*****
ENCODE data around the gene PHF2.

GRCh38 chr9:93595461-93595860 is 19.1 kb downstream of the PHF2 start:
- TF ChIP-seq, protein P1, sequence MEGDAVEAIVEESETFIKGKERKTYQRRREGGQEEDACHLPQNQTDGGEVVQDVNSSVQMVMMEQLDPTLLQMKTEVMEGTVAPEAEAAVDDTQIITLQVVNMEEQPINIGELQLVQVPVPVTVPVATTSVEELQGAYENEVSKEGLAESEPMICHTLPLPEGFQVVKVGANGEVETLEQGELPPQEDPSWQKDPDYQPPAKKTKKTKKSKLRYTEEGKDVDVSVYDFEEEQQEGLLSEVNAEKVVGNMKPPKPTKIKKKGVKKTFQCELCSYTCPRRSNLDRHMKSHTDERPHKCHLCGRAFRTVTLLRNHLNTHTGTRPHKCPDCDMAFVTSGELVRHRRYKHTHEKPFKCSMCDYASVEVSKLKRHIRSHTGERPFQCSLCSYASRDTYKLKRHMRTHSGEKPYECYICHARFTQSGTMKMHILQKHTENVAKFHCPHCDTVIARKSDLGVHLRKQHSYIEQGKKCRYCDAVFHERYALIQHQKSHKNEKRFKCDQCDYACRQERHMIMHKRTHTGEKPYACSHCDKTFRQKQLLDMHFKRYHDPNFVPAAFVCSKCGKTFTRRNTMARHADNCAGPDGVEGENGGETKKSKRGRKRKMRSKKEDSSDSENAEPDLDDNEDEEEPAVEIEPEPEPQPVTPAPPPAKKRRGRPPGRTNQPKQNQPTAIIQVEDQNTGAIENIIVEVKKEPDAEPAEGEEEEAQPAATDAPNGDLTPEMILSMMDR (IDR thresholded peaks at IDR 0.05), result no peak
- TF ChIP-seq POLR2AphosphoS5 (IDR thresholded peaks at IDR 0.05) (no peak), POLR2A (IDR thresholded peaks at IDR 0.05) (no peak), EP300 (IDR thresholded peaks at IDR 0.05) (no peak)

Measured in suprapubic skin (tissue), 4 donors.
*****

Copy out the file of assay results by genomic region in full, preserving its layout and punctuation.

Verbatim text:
ENCODE data around the gene PHF2.

GRCh38 chr9:93595461-93595860 is 19.1 kb downstream of the PHF2 start:
- TF ChIP-seq, protein P1, sequence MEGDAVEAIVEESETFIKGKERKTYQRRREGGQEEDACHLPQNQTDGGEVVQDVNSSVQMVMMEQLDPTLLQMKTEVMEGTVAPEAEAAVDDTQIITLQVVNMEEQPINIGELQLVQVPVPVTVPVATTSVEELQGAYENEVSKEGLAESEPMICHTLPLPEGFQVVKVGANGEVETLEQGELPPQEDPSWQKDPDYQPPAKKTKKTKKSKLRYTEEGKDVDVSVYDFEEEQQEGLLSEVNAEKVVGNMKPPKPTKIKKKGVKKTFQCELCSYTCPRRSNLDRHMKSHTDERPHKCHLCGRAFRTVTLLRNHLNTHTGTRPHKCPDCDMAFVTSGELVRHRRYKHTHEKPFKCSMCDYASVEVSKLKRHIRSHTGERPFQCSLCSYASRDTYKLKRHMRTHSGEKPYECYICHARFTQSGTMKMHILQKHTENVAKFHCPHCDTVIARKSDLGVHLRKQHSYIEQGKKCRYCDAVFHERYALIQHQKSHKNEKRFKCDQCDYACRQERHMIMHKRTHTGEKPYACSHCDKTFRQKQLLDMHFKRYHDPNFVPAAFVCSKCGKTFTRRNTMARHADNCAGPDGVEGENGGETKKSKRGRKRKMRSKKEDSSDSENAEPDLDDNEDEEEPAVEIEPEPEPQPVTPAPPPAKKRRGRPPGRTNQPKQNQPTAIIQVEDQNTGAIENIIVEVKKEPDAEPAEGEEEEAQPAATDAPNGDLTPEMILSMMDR (IDR thresholded peaks at IDR 0.05), result no peak
- TF ChIP-seq POLR2AphosphoS5 (IDR thresholded peaks at IDR 0.05) (no peak), POLR2A (IDR thresholded peaks at IDR 0.05) (no peak), EP300 (IDR thresholded peaks at IDR 0.05) (no peak)

Measured in suprapubic skin (tissue), 4 donors.